In the Rome of Constantine whether one worshipped the old gods or the new God was literally a question of life and death. In this book, the latest in the Terry Lecture series, the whole question of tolerance is reviewed and analyzed by the author from the focal point of the Roman ruler who first dared to decree that man could worship whom he pleased.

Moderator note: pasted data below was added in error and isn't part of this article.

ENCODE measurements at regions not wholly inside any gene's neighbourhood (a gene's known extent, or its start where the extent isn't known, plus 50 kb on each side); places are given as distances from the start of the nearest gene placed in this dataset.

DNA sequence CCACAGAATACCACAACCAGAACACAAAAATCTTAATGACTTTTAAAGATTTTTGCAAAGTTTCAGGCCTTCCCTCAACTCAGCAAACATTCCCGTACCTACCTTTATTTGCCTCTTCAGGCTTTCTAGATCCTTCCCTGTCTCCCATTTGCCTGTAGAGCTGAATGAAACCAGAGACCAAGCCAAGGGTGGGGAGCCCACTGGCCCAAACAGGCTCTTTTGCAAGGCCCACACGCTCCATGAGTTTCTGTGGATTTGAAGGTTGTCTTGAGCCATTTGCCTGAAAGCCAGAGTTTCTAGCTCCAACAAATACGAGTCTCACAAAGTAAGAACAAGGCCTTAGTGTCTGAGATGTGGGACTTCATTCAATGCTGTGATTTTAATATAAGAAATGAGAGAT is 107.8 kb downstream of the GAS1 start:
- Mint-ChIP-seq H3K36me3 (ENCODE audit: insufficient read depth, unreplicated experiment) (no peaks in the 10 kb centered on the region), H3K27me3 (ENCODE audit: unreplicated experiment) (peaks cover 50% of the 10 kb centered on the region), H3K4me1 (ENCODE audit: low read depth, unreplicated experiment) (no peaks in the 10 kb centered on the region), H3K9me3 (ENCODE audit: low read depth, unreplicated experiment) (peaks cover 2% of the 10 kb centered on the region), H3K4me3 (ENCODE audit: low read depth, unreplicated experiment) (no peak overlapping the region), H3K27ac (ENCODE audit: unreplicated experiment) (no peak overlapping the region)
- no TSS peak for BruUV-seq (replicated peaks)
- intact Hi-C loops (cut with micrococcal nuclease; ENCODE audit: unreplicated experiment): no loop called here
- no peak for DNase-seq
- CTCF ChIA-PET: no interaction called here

The expectation of Constantine that some day all men would arrive by free consent at a unified faith has proved illusory, but the ground for tolerance which Constantine established is still valid today. What did the great Edict of Milan actually promise and what were the results? How did it come about? What was the climate of sensibility regarding tolerance in general and religious tolerance in particular? These are some of the questions the author seeks to answer. Professor Hermann Doerries, of the University of Goettingen, is the well-known biographer of Constantine. Translated by Roland Bainton.